Congratulations! You’re pregnant. It’s so exciting. And, when you’re one of the 12% of couples battling infertility, that positive pregnancy result can be terrifying too. There’s so much at stake, and you want to ensure that your body and your fetus the very best chance to make it through a healthy, full-term pregnancy.
One of the first questions most RRC patients ask after a successful IVF cycle is: Is it safe to exercise? Even during the first trimester?
First: for the purposes of this article, the word Exercise refers to low- to moderate-levels of activity. Training for a marathon or triathlon, horse jumping, playing contact or ultra-competitive sports, or exercising 175-minutes a week or more is considered Vigorous. Moderate exercise refers to 150-minutes of moderate activity per week. Ideally, that would be 30-minutes a day, five-days per week. Even things like mowing the lawn or taking the dog for a walk count. Read Moderate to Vigorous…posted by The American Heart Association to learn how to determine the difference for your body.
Exercise is healthy. Yes, it helps you to burn off excess calories, but it’s also good for your heart, biochemistry and blood sugar levels. Several studies have found a correlation between women who exercise regularly and increased pregnancy rates. That being said, if you are a normally sedentary person, early pregnancy is not the time to abruptly step up your exercise routine. If you want to start exercising, good for you, but start very slowly with gentle movement in the beginning and then gradually add to your program so you don’t shock your body.
Observe Doctor’s Recommendations During Egg Retrieval & the Two-Week Wait
Once you start IVF, the rules change a bit. Because of ovarian swelling that occurs with injectable fertility meds, used to retrieve the eggs for IVF, you will be told to abstain from exercising during this phase of your treatment. This is because you are more at risk for ovarian torsion, where the ovaries actually twist around, which can be very painful.
You will also be asked to take it easy for the first few days after your embryo has been transferred to give it the very best chance of implanting. Fertility experts also recommend slowing things down during the two-week wait (TWW), although things like slow walks are just fine.
Also, depending on your medical and pregnancy history, your doctor may have more specific recommendations or suggestions regarding exercising after IVF. There are certain conditions or scenarios where exercise may not be advised, or where careful considerations are in order. Those include women with:
- A history of recurrent miscarriage
- A history of premature labor
- Vaginal bleeding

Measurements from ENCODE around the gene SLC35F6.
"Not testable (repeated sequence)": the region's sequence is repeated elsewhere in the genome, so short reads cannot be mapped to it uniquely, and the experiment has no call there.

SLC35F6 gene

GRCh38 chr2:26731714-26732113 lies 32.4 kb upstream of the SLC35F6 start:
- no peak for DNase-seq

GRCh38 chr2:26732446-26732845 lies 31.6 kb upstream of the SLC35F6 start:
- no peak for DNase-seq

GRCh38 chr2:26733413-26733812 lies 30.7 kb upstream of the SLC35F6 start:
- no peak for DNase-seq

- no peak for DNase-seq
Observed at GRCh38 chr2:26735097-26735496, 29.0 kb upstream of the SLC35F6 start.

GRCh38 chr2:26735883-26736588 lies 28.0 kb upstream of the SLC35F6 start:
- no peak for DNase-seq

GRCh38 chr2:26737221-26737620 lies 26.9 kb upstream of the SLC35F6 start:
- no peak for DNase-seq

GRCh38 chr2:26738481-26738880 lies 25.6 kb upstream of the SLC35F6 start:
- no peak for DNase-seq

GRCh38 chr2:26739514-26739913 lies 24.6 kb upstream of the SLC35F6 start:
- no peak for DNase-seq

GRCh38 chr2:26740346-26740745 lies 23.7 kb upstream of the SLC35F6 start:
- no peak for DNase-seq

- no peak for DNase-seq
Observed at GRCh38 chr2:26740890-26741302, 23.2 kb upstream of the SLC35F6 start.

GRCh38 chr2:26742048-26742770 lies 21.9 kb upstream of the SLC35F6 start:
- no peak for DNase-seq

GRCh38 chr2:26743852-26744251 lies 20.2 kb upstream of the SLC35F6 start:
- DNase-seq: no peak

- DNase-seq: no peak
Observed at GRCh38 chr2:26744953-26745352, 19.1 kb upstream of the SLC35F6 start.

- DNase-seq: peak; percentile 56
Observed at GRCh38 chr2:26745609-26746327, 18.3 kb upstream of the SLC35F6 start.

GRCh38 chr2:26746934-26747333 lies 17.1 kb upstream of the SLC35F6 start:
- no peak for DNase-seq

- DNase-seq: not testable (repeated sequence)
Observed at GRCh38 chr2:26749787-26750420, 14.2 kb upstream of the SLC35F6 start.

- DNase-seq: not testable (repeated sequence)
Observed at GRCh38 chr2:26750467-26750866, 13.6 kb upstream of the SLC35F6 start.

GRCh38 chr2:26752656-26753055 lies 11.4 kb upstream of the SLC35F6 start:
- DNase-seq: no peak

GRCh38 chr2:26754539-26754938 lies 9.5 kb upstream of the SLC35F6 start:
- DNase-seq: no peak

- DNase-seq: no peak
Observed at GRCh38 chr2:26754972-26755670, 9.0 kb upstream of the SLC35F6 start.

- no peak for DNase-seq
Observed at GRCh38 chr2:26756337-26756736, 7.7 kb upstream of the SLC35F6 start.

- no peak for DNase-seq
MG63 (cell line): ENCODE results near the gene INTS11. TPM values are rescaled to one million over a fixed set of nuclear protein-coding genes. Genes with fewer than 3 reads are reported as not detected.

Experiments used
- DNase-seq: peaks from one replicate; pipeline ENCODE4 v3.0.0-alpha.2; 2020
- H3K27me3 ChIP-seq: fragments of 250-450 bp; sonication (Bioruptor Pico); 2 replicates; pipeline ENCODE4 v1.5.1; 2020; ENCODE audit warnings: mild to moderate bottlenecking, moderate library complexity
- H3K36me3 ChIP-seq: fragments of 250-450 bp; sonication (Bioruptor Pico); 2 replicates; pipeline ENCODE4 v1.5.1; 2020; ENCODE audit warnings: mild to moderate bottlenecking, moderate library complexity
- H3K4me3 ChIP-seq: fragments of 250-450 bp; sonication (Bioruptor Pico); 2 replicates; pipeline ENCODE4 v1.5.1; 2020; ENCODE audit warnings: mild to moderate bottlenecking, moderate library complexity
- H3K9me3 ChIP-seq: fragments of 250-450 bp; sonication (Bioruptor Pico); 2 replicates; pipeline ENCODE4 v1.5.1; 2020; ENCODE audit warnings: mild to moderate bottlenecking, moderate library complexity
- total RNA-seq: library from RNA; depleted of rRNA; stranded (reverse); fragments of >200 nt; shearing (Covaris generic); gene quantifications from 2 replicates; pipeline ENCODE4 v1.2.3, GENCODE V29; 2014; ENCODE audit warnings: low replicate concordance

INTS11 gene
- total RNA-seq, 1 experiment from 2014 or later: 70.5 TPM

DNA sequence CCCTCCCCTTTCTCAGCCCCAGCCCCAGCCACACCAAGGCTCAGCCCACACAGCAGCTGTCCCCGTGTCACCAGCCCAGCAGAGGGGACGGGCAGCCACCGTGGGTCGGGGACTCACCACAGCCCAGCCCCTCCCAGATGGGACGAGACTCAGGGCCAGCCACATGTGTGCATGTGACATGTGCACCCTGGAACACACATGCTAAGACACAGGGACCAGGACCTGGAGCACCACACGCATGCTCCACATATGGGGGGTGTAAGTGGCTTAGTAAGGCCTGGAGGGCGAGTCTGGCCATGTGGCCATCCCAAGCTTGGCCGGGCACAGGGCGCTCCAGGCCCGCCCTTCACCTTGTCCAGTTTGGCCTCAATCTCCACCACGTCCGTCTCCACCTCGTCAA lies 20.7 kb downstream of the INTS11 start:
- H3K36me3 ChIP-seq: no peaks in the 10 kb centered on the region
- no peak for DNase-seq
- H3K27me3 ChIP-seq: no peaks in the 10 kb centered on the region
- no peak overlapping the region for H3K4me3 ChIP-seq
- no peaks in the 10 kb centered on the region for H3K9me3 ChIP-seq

- Heart disease
Your doctor will have specific recommendations or guidelines ready for you at your first post-pregnancy appointment.
Pregnancy Recommendations During the First Trimester
Once your first-trimester is officially underway, most IVF patients can follow the same pregnancy exercise guidelines set forth by the American College of Obstetricians and Gynecologists (ACOG). Safe, low-moderate exercised include things like:
- Swimming or water aerobics
- Running (if you ran before your pregnancy, you should be fine to run now – although you may need to modify your running schedule. If you weren’t a runner before pregnancy, stick to lower-impact exercises.
Other considerations for exercising during the first trimester after IVF:
- Avoid exercising in excessively hot or humid weather.
- If you haven’t exercised in a while, start with just 5-minutes per day of activity and increase it as you build endurance.
- Drink plenty of water before, during and after exercising to avoid overheating and dehydration.
- Make sure you are consuming an adequate daily calorie intake for your pregnancy.
Also, we recommend listening to your body. It will give you signs and warning signals that are dangerous to ignore. You should stop exercising, and contact your doctor, if you experience any of the following:
- Vaginal bleeding
- Increased shortness of breath
- Dizziness or feeling faint
- Muscle weakness
- Swelling or pain in calves or ankles
- Chest pains
- Prolonged headaches
- Uterine cramping or unusual lower back pain
- Fluid leaking from vagina
- Decreased fetal movement
These are all signs that your current activity level is too high for your body and your baby, and/or that something may be going on inside that precious uterus. It’s worth checking in with a healthcare provider.
victor at picjumbo.com